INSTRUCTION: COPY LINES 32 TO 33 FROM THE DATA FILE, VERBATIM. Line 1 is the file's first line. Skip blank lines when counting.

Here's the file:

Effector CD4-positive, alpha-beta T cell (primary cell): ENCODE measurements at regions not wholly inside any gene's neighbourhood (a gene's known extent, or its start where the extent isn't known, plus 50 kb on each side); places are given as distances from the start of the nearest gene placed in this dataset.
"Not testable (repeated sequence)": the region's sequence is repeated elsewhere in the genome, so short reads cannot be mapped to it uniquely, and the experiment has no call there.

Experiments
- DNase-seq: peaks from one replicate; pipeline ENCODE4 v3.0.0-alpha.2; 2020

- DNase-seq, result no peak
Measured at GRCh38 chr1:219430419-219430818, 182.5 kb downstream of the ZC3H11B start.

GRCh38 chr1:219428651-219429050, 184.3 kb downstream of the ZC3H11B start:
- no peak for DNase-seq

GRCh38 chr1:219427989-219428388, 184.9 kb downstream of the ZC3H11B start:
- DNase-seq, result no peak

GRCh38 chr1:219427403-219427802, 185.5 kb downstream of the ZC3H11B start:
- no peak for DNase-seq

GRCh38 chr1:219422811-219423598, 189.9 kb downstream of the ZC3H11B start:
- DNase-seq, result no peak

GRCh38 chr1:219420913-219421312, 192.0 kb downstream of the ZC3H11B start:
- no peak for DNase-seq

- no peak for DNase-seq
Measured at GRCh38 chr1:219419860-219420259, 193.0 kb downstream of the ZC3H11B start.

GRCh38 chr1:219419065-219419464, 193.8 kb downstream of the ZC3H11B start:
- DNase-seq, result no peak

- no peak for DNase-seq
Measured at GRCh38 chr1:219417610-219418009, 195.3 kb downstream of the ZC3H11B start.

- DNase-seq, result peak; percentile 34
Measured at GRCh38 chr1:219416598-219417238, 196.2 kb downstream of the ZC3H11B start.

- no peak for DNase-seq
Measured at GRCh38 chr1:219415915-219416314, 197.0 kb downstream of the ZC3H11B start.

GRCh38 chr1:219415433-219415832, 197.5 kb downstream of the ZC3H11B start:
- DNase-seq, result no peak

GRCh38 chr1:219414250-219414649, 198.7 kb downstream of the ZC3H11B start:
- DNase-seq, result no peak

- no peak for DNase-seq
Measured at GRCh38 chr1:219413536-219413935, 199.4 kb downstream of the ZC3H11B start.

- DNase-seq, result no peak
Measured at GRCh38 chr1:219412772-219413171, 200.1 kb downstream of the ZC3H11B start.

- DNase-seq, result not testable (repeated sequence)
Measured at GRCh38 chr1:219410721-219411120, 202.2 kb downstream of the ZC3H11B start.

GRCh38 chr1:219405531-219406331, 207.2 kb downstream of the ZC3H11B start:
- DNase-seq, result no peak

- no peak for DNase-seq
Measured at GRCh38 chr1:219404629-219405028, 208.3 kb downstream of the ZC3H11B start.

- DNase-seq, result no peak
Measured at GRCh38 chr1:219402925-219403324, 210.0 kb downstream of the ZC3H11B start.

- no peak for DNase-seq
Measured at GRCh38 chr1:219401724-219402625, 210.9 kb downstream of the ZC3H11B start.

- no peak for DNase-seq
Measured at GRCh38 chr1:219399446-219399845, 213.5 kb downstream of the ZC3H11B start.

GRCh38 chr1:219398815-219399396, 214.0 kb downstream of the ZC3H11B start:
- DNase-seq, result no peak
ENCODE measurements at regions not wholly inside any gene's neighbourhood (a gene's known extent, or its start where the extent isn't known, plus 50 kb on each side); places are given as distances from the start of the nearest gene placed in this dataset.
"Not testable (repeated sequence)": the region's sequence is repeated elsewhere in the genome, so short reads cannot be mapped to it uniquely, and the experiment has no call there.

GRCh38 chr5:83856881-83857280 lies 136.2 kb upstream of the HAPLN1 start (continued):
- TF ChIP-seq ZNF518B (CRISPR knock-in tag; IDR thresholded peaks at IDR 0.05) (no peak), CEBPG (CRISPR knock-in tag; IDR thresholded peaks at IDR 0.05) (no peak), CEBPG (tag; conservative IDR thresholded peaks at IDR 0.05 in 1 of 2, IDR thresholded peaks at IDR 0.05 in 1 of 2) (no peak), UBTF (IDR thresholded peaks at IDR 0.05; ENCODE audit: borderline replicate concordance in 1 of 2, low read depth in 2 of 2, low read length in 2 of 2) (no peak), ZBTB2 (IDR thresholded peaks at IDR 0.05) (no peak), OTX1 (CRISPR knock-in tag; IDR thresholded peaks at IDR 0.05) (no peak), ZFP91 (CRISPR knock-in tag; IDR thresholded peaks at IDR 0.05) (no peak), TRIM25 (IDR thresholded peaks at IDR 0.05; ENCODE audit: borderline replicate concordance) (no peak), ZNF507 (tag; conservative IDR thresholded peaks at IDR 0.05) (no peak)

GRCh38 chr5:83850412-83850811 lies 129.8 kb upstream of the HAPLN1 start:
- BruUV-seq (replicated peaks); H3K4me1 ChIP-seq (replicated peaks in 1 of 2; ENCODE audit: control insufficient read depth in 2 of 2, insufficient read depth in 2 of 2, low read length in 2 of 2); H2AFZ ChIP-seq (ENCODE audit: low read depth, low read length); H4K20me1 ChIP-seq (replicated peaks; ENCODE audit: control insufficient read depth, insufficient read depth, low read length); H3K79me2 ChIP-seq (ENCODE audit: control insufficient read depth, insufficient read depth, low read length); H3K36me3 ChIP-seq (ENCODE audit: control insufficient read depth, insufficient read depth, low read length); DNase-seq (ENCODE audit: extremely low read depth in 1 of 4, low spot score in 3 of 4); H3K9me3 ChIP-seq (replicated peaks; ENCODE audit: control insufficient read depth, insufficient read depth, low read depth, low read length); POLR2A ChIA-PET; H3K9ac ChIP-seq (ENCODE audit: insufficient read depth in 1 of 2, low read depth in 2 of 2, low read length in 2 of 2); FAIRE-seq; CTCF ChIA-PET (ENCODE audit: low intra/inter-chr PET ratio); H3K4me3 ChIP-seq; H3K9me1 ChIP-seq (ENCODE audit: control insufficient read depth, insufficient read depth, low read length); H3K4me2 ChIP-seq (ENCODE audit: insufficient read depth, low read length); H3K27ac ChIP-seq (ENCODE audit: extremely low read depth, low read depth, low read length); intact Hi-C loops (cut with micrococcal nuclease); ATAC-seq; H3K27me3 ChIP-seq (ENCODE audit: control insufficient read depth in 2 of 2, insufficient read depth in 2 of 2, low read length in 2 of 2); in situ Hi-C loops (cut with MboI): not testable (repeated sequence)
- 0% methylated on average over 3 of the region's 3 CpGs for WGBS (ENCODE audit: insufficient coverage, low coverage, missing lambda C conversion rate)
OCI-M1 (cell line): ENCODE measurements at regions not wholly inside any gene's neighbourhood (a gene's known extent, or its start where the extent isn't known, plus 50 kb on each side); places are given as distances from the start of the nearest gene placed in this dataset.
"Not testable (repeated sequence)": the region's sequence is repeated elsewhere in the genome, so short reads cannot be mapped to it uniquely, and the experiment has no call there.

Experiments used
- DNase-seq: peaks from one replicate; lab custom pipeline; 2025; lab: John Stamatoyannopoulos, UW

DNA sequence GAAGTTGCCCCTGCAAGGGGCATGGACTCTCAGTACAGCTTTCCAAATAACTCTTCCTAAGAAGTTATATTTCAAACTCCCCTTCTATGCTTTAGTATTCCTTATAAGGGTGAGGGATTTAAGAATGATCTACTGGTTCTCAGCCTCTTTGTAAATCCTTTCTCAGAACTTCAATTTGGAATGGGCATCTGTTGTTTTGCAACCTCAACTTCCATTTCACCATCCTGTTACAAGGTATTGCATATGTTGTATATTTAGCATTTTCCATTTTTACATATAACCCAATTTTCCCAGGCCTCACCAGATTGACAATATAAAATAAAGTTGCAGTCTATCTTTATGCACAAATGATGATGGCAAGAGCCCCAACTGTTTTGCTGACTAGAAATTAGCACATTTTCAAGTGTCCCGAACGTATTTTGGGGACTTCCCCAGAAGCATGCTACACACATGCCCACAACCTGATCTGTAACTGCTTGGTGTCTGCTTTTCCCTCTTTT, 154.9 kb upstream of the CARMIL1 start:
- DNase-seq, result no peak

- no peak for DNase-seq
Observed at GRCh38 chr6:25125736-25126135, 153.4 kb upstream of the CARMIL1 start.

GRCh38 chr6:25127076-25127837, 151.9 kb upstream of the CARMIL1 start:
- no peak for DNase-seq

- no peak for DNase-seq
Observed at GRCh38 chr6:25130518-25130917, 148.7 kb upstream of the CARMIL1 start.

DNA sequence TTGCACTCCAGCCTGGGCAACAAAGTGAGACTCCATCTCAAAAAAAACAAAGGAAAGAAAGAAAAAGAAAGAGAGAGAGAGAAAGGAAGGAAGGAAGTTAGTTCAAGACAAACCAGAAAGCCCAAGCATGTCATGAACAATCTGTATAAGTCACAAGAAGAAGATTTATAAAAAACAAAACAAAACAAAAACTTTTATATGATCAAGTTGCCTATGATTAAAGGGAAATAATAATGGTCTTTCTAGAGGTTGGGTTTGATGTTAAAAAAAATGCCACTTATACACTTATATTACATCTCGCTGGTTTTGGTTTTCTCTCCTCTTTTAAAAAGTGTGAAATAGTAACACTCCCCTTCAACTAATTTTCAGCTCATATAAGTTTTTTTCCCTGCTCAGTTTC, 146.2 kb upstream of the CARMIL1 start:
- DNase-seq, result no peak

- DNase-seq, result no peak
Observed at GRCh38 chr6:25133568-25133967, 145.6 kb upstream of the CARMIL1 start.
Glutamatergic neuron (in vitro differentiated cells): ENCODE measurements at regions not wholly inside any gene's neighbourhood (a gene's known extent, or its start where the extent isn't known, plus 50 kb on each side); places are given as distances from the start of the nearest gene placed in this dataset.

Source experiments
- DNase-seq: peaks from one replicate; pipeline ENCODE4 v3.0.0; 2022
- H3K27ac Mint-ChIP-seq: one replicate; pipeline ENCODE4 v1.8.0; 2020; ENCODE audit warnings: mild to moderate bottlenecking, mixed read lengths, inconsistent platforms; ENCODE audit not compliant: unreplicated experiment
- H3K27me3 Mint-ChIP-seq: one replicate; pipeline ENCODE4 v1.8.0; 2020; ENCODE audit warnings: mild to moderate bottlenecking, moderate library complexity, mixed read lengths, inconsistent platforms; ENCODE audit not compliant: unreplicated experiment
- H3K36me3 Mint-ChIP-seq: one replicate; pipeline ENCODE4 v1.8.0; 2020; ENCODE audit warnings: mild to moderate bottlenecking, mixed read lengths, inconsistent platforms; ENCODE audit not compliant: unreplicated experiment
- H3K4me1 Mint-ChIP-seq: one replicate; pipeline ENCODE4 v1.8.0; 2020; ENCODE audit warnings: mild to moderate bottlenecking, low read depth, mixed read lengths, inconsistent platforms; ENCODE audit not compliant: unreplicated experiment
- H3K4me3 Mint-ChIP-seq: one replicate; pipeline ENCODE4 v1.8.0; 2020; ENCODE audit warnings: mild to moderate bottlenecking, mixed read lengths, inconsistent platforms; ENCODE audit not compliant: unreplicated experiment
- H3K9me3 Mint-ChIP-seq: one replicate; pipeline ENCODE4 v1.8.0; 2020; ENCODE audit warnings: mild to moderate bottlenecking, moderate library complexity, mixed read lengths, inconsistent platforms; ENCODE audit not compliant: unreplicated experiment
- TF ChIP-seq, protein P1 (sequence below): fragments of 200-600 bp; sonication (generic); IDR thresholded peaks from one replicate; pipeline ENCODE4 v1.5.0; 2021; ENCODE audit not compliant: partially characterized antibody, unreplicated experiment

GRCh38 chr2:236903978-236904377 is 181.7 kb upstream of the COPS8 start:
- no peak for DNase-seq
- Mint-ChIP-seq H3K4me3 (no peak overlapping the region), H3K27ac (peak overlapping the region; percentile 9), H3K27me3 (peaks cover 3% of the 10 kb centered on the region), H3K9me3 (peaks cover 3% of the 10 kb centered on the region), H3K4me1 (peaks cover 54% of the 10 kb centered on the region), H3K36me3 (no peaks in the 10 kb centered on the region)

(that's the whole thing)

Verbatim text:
Measured at GRCh38 chr1:219413536-219413935, 199.4 kb downstream of the ZC3H11B start.

- DNase-seq, result no peak